I fully endorse the approach taken. It is unusual that the Minister and I are on the same side for three Bills in a row. I am sure normal business will resume soon enough. The work done by the Company Law Review Group, CLRG, the Department, the Minister and previous Governments has led to this Bill. It is an impressive Bill with multiple facets facing companies and ensuring the highest standards in corporate governance. The best place to address issues is among those closest to the issues. The approach of bringing together such a diverse and inclusive group of legal practitioners, representatives of various strands and sectors of business, and trade unions to address a common concern is a new benchmark in developing legislation. It should be replicated elsewhere. I am sure many representatives who served on the CLRG never thought this phase would end but the legislation is now with us.

The CLRG had over ten years to develop the ideas and work with the Department on drafting of the legislation. Given the impact and scale of the legislation, I hope the Minister will allow significant time for its discussion and debate. The implications of the legislation are deep and profound for business, the community and the wider sector. It is reputed to be the largest item of legislation tabled in the State and we should give it due consideration.

Sinn Féin comes at this legislation from a positive perspective. We share the aims of the Bill and will work to ensure its timely process through the Oireachtas. The points we raise and the amendments we will propose are for the purpose of simplification and streamlining the process and reducing cost to business, while maintaining the highest level of commercial probity and governance. I hope the Minister will take on board the points we raise, provide clarity, review our contribution and, where possible, amend the legislation.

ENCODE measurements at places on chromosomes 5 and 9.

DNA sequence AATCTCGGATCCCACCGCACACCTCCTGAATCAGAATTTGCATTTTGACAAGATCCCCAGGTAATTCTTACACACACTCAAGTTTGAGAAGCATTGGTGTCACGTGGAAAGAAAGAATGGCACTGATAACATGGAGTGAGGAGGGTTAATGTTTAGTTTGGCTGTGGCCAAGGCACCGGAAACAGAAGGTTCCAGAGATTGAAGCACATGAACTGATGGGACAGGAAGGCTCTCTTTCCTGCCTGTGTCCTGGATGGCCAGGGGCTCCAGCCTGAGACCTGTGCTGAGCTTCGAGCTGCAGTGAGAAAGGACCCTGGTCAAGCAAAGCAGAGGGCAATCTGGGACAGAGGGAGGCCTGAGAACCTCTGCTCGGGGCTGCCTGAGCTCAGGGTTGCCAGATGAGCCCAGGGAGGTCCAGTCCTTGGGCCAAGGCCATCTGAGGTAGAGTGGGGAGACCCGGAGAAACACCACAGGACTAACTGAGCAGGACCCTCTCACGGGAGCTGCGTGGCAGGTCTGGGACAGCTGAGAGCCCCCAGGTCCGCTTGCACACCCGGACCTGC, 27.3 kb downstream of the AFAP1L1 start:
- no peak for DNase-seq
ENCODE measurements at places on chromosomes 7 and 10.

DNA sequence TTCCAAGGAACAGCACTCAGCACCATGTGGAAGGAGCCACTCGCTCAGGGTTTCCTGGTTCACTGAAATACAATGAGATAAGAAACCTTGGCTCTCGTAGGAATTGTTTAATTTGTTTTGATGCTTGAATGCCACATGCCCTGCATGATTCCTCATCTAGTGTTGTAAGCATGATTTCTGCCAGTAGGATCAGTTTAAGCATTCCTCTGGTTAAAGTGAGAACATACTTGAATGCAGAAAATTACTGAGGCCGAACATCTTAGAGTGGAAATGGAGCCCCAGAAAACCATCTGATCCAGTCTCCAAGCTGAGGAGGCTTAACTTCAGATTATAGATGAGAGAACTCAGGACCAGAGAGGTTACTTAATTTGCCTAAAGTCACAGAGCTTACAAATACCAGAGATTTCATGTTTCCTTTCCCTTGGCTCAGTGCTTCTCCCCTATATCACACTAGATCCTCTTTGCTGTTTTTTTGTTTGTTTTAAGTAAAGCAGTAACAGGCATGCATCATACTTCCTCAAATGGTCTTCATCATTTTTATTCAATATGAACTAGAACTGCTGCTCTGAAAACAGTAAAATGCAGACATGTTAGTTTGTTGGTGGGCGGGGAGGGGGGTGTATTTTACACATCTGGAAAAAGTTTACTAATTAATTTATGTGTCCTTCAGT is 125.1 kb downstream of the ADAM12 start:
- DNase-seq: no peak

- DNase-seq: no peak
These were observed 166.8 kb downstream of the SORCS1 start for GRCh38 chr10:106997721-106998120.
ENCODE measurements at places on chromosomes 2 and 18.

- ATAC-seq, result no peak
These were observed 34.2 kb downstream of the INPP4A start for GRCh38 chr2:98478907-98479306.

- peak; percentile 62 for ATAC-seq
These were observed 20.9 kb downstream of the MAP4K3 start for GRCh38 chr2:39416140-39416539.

Over 12 years ago, the CLRG was tasked with the mission to bring forward proposals to develop company legislation. Its mission statement was "to promote enterprise, facilitate commerce, simplify the operation of the Companies Acts, enhance corporate governance and encourage commercial probity". The legislation, as presented, addresses these matters in a comprehensive and detailed fashion. Central to the legislation is the need to simplify the legal framework. For seven years, I worked in business consultancy with businesses starting off and plotting their way through every stage of commerce. For many businesses, it was very difficult to navigate the legal framework governing the area. This simplification is welcome.

Recent times are littered with cases in which corporate governance and commercial probity were secondary to the reduction in regulation and oversight and the elevation of the pursuit of profit at all costs. Society is paying a dear price for that. We have seen how the banking sector and property development benefited and profited from sharp practice. We have seen how auditors passed company accounts as solid only for the company to collapse shortly after, leaving huge debts and having an impact on downstream SME creditors that makes it impossible for them to struggle and survive. Through this, we saw workers losing their jobs and livelihoods. We see daily cases of directors in front of the courts pursued for assets that appear to be lost in myriad companies and subsidiaries. The business practices and ethos of the past brought this State to its knees. It provides cases studies to compare the effectiveness of the legislation.

The key test is the difference the legislation has on our society, on reigning in sharp practice and on promoting sustainable regulated frameworks for business. Will the legislation promote reasonable, responsible and open business? I am also mindful that entrepreneurs face major costs in business start-up. Start-up is the key time for enterprise in our society Many people have ideas but not the wherewithal to put the ideas into concrete and bring them to fruition. Each week, I am contacted by SMEs across Meath and across the State with regard to meaningless bureaucracy and replication of administration. There is a balance between proper oversight and regulation and bureaucracy.